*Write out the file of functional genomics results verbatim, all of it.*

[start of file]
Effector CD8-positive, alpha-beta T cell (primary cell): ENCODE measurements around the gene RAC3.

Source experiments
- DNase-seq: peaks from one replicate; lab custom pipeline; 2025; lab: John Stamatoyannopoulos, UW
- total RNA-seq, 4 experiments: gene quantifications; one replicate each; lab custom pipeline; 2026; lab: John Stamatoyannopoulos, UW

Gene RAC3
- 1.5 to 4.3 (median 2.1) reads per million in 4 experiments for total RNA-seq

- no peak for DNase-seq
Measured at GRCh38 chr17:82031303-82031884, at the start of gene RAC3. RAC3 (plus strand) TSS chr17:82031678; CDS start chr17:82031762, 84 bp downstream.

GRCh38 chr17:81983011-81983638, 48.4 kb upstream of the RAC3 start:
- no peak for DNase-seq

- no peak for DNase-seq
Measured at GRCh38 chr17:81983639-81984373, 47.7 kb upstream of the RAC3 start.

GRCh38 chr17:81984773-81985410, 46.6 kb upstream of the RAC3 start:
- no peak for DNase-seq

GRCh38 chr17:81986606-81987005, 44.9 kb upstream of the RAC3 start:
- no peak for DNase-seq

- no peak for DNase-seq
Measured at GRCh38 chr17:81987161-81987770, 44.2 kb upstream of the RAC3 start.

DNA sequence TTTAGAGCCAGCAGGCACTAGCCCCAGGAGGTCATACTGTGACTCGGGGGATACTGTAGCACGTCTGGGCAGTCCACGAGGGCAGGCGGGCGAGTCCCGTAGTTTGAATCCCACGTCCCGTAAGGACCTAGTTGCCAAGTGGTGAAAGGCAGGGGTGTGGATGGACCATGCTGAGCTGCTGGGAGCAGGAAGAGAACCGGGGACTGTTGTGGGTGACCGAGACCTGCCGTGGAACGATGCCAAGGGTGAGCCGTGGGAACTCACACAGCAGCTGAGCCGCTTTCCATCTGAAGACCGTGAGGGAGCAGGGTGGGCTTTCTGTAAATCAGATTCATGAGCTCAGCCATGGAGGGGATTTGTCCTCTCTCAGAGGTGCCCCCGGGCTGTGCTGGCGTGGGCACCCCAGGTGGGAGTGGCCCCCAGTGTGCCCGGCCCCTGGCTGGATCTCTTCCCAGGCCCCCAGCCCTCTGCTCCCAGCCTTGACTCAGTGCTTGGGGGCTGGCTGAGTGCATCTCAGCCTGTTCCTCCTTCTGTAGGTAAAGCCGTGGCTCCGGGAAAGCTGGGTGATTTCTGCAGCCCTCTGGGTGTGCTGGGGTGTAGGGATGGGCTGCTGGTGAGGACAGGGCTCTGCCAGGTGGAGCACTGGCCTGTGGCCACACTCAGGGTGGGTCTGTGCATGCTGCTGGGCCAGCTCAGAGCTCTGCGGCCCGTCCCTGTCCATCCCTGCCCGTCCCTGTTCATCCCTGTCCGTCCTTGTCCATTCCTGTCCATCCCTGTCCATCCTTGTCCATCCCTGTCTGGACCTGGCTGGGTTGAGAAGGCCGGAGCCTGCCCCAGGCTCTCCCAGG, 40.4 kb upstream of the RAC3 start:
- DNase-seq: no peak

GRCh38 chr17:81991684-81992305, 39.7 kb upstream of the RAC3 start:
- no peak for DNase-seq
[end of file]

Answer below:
Effector CD8-positive, alpha-beta T cell (primary cell): ENCODE measurements around the gene RAC3.

Source experiments
- DNase-seq: peaks from one replicate; lab custom pipeline; 2025; lab: John Stamatoyannopoulos, UW
- total RNA-seq, 4 experiments: gene quantifications; one replicate each; lab custom pipeline; 2026; lab: John Stamatoyannopoulos, UW

Gene RAC3
- 1.5 to 4.3 (median 2.1) reads per million in 4 experiments for total RNA-seq

- no peak for DNase-seq
Measured at GRCh38 chr17:82031303-82031884, at the start of gene RAC3. RAC3 (plus strand) TSS chr17:82031678; CDS start chr17:82031762, 84 bp downstream.

GRCh38 chr17:81983011-81983638, 48.4 kb upstream of the RAC3 start:
- no peak for DNase-seq

- no peak for DNase-seq
Measured at GRCh38 chr17:81983639-81984373, 47.7 kb upstream of the RAC3 start.

GRCh38 chr17:81984773-81985410, 46.6 kb upstream of the RAC3 start:
- no peak for DNase-seq

GRCh38 chr17:81986606-81987005, 44.9 kb upstream of the RAC3 start:
- no peak for DNase-seq

- no peak for DNase-seq
Measured at GRCh38 chr17:81987161-81987770, 44.2 kb upstream of the RAC3 start.

DNA sequence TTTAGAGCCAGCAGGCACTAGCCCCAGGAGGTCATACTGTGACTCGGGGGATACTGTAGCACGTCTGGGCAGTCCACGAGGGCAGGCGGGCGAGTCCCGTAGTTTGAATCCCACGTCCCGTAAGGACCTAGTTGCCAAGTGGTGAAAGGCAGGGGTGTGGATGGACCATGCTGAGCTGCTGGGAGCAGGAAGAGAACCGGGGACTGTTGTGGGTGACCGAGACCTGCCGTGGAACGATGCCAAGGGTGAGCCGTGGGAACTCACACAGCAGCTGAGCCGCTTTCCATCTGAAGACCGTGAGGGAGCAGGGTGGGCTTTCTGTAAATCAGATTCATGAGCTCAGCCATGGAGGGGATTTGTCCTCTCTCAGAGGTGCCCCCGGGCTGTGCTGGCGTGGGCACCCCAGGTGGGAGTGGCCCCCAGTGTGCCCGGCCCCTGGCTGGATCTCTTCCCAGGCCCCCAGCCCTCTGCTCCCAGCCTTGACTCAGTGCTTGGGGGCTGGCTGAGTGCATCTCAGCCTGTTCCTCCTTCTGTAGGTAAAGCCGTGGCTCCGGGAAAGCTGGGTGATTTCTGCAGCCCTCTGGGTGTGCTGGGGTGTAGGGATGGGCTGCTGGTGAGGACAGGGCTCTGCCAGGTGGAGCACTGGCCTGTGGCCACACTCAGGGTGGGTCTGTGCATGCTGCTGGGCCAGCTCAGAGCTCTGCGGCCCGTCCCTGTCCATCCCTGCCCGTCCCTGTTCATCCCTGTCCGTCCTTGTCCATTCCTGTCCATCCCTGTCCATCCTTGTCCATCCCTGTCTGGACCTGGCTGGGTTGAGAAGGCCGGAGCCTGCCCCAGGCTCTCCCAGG, 40.4 kb upstream of the RAC3 start:
- DNase-seq: no peak

GRCh38 chr17:81991684-81992305, 39.7 kb upstream of the RAC3 start:
- no peak for DNase-seq